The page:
They also walked past a number of houses which were being repainted, and fitted up with new windows and glass-enclosed verandas, and past gardens where spading and planting were going on. All whom they met along the way had muddy shoes and grimy hands from working in fields and vegetable gardens, where they had been planting potatoes, setting out cabbages, and sowing turnips and carrots.
The peasant simply had to stop and ask them what kind of potatoes they were planting and just when they had sown their oats. At sight of a calf or a foal, he at once began to figure out how old it was. He calculated the number of cows they would be likely to keep at such and such a farm, and wondered how much this or that colt would fetch when broken.
The son tried time after time to turn his father’s thought away from such things. “I’m thinking that you and I will soon be wandering through the valley of Sharon and the desert of Judea,” he said.
The father smiled, and his face brightened for a moment. “It will indeed be a blessed privilege to walk in the footsteps of our dear Lord Jesus,” he answered. But the next minute, on seeing a couple of cartloads of quicklime, his thoughts were diverted. “I say, Gabriel, who do you suppose is hauling lime? Folks say that lime as a fertilizer makes a rich crop. That will be something to feast your eyes on in the fall.”
“In the fall, father!” said the son reprovingly.
“Yes, I know,” returned the farmer, “that by fall I shall be dwelling in the tents of Jacob and labouring in the Lord’s vineyard.”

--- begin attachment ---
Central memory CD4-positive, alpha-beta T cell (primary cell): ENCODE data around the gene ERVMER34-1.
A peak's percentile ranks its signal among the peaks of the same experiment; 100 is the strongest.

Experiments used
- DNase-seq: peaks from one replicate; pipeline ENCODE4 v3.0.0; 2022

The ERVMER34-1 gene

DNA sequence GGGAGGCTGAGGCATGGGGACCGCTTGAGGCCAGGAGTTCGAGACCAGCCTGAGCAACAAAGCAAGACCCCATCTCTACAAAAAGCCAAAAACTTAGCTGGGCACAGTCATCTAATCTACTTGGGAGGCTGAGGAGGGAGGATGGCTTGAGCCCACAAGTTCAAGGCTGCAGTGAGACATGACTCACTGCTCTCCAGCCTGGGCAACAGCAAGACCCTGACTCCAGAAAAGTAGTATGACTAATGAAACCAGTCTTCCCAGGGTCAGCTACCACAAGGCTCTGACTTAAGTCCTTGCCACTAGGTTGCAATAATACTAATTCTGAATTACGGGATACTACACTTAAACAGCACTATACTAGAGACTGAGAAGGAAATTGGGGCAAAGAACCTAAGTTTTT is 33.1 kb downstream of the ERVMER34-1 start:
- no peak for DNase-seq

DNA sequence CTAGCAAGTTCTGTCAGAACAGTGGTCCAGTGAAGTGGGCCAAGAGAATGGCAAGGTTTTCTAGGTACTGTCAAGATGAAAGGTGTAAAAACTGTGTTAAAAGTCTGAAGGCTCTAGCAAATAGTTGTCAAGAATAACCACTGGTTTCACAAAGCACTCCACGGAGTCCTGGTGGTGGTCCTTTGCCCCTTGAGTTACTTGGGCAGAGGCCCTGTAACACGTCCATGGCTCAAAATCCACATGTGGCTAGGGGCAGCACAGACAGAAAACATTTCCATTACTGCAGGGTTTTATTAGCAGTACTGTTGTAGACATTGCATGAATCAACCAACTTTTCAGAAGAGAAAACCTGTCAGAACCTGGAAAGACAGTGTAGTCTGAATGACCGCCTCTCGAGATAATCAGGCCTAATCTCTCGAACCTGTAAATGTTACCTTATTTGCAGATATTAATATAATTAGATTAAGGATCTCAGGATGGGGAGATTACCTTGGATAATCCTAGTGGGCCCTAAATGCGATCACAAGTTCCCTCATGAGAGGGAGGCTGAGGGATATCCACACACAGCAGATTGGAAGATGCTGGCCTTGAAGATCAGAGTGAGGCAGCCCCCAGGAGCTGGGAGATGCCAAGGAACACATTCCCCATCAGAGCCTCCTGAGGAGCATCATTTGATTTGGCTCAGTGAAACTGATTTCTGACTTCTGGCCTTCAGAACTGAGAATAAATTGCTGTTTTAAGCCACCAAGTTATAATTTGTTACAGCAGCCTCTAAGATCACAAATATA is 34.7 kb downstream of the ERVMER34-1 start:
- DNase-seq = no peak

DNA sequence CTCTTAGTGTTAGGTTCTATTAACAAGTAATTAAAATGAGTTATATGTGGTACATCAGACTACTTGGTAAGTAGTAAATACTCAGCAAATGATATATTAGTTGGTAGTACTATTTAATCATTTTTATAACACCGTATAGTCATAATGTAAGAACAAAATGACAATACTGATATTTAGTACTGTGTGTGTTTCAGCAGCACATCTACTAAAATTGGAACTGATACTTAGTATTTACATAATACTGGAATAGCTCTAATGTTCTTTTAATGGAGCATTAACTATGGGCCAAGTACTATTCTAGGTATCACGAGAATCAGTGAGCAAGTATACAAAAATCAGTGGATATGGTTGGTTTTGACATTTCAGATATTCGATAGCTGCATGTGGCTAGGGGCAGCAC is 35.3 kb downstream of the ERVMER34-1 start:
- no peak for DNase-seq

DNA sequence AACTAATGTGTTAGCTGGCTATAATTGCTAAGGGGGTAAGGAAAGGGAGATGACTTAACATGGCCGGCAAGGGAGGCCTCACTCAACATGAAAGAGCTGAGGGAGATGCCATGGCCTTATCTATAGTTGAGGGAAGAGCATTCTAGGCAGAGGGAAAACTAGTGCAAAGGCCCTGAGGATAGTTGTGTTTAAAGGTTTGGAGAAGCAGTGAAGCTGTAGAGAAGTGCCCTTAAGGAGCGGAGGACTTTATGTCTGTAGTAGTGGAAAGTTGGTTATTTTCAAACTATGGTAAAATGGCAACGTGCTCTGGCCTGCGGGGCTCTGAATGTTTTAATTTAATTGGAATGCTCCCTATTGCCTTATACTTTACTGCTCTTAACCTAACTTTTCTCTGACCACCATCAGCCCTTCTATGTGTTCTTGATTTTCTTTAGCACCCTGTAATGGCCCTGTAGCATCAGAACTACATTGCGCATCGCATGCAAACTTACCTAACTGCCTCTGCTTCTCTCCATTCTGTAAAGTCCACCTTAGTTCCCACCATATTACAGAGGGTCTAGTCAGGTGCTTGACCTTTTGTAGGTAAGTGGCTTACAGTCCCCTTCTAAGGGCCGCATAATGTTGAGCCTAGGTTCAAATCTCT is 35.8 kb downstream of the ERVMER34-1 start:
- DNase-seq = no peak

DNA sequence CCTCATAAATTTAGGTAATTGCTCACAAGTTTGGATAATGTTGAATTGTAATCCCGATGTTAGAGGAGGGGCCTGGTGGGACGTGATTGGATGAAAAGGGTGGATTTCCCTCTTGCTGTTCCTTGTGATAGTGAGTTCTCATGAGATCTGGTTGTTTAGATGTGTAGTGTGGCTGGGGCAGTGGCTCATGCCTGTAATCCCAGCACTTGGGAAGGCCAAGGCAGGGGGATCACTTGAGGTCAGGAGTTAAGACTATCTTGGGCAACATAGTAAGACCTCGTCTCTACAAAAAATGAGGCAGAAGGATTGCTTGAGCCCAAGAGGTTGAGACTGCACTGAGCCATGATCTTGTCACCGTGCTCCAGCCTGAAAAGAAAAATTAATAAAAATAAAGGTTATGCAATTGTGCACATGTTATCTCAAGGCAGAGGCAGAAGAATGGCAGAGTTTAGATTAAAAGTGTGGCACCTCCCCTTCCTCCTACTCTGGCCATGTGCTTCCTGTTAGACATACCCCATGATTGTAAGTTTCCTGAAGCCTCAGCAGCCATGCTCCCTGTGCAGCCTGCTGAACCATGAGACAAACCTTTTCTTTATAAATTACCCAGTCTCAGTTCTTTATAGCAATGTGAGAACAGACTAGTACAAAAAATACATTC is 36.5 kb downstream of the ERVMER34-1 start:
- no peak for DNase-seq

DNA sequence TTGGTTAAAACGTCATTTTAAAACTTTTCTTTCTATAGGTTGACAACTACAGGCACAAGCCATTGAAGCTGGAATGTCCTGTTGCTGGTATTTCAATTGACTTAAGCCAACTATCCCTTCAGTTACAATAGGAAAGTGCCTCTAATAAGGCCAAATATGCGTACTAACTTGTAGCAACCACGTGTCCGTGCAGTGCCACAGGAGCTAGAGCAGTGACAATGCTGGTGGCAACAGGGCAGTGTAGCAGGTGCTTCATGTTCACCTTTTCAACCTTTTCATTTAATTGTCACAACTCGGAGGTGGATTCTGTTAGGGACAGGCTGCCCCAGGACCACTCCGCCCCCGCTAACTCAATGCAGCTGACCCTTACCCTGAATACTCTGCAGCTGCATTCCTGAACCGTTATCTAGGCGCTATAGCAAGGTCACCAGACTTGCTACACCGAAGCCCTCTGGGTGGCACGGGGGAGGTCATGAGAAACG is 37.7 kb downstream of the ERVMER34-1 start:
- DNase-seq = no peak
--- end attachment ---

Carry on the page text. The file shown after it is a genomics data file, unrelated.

“Amen!” cried the son. “So be it. Amen!”
Then they walked on in silence for a space, watching the signs of spring. Water trickled in the ditches, and the road itself was badly broken up from the spring rains. Whichever way they looked there was work to be done. Every one wanted to turn to and help, even when crossing some field other than his own.
“To tell the truth,” said the farmer thoughtfully, “I wish I had sold my property some fall, when the work was over. It’s hard having to leave it all in the springtime, just when you’d like to take hold with might and main.”
The son only shrugged; he knew that he would have to let the old man talk.
“It’s just thirty-one years now since I, as a young man, bought a piece of waste land on the north side of this parish,” said the farmer. “The ground had never been touched by a spade. Half of it was bog, the other half a mass of stones. It looked pretty bad. On that very land I worked like a slave, digging up stones until my back was ready to break. But I think I laboured even harder with the swamp, before I finally got it drained and filled in.”
“Yes, you have certainly worked hard, father,” the son admitted. “This is why God thinks of you, and summons you to His Holy Land.”
“At first,” the farmer went on, “I lived in a hovel that wasn’t much better than a charcoaler’s hut. It was made of unstripped logs, with only sod for a roof. I could never make that but water tight; so the rains always came in. It was mighty uncomfortable, especially at night. The cow and the horse fared no better than I; the whole of the first winter they were housed in a mud cave that was as dark as a cellar.”